Why buy it?
Adam Liaw’s second cookbook (Two Asian Kitchens was his debut) seems designed to stop you from picking up takeaway Thai on the way home from work. The recipes are those you’d find at your local Asian tuckshops, but without all the legwork one might assume.
Adam introduces every dish with an anecdote, plus cooking tips that will help you on your way. He covers the gamut of Asia’s finest cuisines, including Thai, Filipino, Vietnamese, Japanese and his native Malaysian. So whatever you’re craving can be found among the heap (98 in total). Towards the front, you’ll find Adam’s hand-picked menus with quippy names like “Thai streets”, “Seoul food” and “Good evening, Vietnam”.
Recipes are categorised according to days of the week, with Saturday and Sunday reserved for slightly more elaborate recipes and to prepare certain staples in advance for the week, such as master chicken stocks, garlic and shallot oil. As a kind addition, Adam even reveals the Liaw family’s recipe for XO sauce, not to mention his wife’s Japanese-style cheesecake.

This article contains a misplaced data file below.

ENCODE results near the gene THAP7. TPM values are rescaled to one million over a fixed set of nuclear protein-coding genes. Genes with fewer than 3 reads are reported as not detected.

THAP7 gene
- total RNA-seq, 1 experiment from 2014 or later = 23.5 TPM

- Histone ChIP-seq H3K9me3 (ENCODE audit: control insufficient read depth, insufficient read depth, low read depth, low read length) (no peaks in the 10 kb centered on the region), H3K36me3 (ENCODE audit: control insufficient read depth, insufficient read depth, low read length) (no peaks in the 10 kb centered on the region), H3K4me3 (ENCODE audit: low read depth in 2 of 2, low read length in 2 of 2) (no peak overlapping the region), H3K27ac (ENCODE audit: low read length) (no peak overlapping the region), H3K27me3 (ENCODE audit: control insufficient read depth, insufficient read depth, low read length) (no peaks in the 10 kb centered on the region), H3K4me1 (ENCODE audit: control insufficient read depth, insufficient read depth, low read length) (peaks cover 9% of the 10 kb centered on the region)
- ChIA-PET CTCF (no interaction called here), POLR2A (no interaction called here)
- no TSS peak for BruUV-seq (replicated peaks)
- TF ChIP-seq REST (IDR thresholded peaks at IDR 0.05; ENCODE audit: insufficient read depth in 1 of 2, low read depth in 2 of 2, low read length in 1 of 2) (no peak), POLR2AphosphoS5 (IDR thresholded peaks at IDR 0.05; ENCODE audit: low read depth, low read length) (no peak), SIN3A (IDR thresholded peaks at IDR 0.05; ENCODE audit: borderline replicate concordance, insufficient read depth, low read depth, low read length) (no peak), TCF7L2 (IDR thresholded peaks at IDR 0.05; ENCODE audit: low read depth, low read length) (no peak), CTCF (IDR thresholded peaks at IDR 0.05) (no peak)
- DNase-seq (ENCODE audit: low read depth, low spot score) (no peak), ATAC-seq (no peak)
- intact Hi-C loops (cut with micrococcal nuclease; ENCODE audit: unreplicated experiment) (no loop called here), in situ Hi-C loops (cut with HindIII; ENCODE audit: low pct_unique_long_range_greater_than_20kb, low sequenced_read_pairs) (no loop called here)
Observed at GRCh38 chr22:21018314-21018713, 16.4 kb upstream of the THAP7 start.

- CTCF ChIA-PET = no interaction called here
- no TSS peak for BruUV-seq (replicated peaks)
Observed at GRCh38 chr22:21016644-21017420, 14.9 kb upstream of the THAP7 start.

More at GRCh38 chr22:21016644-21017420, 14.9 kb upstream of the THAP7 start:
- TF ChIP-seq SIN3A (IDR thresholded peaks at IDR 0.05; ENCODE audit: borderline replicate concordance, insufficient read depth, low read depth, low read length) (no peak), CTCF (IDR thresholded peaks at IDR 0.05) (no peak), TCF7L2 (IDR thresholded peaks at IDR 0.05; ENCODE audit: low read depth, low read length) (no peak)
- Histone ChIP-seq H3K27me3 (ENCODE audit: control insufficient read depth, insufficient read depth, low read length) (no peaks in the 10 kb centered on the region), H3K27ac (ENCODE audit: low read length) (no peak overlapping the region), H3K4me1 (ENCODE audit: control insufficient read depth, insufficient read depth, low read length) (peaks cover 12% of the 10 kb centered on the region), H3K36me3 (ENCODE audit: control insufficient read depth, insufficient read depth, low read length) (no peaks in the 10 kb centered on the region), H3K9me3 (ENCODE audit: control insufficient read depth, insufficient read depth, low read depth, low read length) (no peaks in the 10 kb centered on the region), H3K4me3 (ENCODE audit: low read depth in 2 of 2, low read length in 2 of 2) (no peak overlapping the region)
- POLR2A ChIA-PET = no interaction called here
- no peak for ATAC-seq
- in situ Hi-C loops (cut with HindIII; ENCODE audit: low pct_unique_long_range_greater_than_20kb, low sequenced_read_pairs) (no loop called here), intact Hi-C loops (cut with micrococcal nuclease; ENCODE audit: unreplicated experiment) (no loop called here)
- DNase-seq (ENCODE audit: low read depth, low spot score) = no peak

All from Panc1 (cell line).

With Asian foods – such as salt and pepper pork belly or mango pancakes – widely found across the nation, he marvels that more of us don’t crack out the wok more often. “Australians today have little trouble telling their teriyaki from their tempura, or their bulgogi from their bibimbap. However, Asian food is most frequently eaten out of takeaway containers.”
A solid month with this book and you might consider opening your own little hole-in-the-wall. That, or welcoming more regular weeknight guests to your abode.
The recipes range from easy to intermediate, but you might have to stock your pantry with a few new sauces and condiments, and potentially buy a wok, if you have never cooked Asian at home before. However, Adam Liaw takes pride in the fact that most ingredients can be found at regular supermarkets.
Fish-sauce roast chicken: this classic with a Thai twist will bring a refreshing change to your Sunday roasts.
Most surprising dish
The Mille-feuille with chilli ponzu is a very comforting dish consisting of many layers of cabbage and pork. “Despite the French name, this fantastic winter one-pot dish is very popular in Japan,” writes Adam.
According to Adam, “Confidence and skill in the kitchen, as in many things, comes with practice. If you say you can’t even fry an egg, try frying five eggs in a row and don’t worry about the ones that fail. Twenty minutes and five eggs is a small price to pay for a skill you will have for the rest of your life.”
People who love Asian food, but who so far have been shy about cooking it at home themselves and busy people, who need easy but tasty recipes they can whip up quickly after work.
Asian After Work, Adam Liaw (Hachette, RRP $40, pbk)